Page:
The Dubna Magid offers an answer, quoting a passage from the Talmud which relates a debate that took place between Moshe and the angels when he went up the mountain to receive the Torah. The angels objected and said to G-d: how can You give this holy Torah to flesh and blood? G-d told Moses to answer back to the angels, and Moses then lists examples from the Ten Commandments to demonstrate how the angels could never keep them. For example, the first commandments says ‘I am the Lord your G-d who took you out of Egypt, from the house of slavery.’ Moses said to the angels, were you slaves in Egypt? It says, ‘six days you shall work and on the seventh day you shall rest’; do you work? It says, ‘Honour your father and mother’; do you have parents? Moshe goes through one commandment after another – do not murder, do not steal, do not commit adultery – and says none of these laws are remotely applicable to the angels and thus debunks the angels’ claim.
The Dubna Magid asks, what were the angels thinking? It’s obvious that the Torah was written for this world. Why did they object?
As was the Dubna Magid’s way in simplifying complex concepts, he answers with a parable: what is the difference between an ocean and a river? The main difference is the fact that when one stands on the shores of the ocean one cannot see the other side. The ocean is so vast that one cannot even imagine where the other side is, or that the same ocean is touching another continent. In contrast, with a river, one can usually see from one side to the other. The Dubna Magid says the Torah is like an ocean: one cannot see from one side to the other. It is so vast in terms of its spiritual reach and intellectual depth that we cannot grasp all of it. We see is only one aspect of it, only what is on our edge of the ocean. There are parts of it that are in the realm of the angels; in the upper world there are spiritual Torah concepts which we cannot even begin to understand. There are commandments that we see and understand, practical commandments like honouring one’s parents or the prohibition against murdering, but these actually have spiritual roots in the world of the angels and up there things look very different.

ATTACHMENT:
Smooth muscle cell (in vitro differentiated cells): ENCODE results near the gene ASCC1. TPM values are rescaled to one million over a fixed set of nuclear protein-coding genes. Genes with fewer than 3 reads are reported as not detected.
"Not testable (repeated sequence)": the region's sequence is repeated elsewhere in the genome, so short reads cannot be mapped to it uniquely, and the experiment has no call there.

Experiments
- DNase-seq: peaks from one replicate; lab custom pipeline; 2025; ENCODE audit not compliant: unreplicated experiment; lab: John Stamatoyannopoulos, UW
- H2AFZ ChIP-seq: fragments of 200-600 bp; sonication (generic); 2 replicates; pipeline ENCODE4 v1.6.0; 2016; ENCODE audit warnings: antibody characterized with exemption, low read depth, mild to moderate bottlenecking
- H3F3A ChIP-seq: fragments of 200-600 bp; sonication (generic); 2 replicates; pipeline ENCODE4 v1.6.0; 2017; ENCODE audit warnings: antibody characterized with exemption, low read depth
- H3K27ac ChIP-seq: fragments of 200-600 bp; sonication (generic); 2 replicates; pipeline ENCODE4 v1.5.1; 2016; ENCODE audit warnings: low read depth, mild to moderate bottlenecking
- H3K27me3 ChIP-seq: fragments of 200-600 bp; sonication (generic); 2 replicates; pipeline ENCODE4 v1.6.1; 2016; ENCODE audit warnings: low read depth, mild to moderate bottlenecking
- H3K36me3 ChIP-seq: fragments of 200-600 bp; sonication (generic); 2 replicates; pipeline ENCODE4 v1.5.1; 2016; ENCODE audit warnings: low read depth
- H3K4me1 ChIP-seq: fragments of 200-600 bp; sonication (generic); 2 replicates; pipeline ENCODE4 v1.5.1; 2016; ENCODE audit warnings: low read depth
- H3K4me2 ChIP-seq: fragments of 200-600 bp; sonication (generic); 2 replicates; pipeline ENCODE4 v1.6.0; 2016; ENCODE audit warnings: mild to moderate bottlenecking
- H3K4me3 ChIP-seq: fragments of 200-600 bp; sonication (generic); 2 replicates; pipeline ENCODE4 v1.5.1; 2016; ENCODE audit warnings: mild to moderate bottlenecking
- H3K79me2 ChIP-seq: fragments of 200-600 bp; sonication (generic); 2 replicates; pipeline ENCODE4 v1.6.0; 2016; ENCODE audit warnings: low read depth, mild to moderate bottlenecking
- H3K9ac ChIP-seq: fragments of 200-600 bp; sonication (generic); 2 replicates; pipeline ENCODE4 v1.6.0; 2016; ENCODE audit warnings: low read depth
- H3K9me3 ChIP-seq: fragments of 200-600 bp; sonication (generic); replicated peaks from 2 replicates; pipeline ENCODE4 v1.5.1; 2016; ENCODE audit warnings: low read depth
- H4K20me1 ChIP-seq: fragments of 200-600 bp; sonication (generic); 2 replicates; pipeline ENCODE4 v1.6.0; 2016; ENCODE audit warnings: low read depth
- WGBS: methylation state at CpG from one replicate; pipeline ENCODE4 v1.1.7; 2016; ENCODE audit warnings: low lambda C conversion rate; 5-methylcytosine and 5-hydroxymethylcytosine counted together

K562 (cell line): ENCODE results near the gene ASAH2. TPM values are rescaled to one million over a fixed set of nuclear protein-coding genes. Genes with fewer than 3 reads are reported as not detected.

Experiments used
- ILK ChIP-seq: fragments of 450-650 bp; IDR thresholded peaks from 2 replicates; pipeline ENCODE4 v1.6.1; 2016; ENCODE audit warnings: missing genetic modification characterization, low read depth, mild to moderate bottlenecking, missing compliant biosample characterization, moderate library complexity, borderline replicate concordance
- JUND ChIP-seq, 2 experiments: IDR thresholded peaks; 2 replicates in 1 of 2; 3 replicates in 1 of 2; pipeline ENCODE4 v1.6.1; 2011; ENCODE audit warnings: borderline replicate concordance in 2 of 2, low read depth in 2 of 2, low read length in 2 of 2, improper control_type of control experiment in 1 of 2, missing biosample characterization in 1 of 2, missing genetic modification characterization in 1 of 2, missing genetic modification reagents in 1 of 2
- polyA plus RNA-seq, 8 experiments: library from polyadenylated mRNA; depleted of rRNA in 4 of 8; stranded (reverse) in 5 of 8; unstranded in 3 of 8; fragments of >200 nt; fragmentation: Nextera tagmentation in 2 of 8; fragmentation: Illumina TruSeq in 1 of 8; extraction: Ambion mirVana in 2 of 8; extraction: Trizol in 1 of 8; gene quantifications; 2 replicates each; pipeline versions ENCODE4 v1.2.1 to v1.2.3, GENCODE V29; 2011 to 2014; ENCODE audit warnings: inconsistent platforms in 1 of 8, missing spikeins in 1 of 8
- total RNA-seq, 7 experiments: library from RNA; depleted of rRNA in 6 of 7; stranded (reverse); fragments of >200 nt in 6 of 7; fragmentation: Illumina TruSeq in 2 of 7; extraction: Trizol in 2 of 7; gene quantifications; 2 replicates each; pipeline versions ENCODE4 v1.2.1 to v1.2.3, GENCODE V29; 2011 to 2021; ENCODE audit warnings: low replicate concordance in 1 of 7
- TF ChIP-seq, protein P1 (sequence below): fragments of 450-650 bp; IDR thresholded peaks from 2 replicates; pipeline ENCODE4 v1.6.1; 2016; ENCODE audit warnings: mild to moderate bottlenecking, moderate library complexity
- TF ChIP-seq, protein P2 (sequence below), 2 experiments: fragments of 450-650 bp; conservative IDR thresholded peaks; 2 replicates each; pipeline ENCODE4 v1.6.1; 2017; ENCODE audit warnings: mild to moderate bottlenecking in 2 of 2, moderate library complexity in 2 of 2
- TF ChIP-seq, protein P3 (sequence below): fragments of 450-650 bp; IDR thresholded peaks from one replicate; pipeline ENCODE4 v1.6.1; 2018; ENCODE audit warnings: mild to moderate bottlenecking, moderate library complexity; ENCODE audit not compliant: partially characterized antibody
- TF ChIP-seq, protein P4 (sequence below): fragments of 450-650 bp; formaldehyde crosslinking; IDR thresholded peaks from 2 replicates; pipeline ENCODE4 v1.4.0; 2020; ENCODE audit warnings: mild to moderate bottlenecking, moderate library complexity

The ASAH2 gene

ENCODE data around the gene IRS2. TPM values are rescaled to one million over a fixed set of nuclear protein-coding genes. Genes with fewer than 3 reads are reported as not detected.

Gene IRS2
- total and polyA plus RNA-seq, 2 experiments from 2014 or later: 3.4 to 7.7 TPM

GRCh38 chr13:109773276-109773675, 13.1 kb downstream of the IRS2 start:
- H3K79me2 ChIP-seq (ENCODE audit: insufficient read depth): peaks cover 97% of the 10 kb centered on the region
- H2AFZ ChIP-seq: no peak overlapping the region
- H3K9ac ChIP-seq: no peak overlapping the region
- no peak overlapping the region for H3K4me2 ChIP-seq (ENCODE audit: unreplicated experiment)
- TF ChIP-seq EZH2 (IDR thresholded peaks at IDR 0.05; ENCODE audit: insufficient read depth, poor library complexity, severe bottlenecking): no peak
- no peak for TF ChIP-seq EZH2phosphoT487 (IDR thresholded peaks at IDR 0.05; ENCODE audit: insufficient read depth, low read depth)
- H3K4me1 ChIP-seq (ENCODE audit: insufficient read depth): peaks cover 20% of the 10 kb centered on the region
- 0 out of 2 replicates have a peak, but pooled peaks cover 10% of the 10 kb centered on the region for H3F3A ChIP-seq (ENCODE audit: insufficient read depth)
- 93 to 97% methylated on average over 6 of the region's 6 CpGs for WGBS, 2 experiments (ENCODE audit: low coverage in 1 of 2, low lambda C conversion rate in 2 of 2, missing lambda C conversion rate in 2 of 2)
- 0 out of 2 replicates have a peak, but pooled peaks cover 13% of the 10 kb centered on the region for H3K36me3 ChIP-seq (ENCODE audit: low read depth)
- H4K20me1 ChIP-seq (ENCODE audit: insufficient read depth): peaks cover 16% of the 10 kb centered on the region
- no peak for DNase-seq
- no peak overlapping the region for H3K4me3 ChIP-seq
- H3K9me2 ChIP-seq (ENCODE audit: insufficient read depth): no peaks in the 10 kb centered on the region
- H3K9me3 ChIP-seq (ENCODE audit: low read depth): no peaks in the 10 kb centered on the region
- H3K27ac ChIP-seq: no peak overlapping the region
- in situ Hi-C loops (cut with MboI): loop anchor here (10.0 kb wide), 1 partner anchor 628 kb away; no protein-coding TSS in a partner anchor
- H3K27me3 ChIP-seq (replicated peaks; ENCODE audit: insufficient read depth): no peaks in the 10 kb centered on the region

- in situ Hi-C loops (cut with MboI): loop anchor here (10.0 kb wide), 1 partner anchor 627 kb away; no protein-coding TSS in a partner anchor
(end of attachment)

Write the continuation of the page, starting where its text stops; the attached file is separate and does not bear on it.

Thus, when the angels were looking at the Torah from their perspective, they saw a spiritual Torah and so they said to G-d, how can Torah apply down on earth? Moses then showed them the side of the Torah that they couldn’t even see or begin to comprehend. The angels could not relate to a world with parents, murder, adultery and theft; it’s beyond their framework of understanding. So, too, from our perspective, the Torah has many spiritual laws, like the para aduma, the laws of sha’atnez or kashrut, among many others. From our perspective, we see a particular manifestation of these commandments in this world. But we cannot even begin to understand the full meaning of these laws because they have roots in conceptual worlds which we as human beings cannot even begin to understand.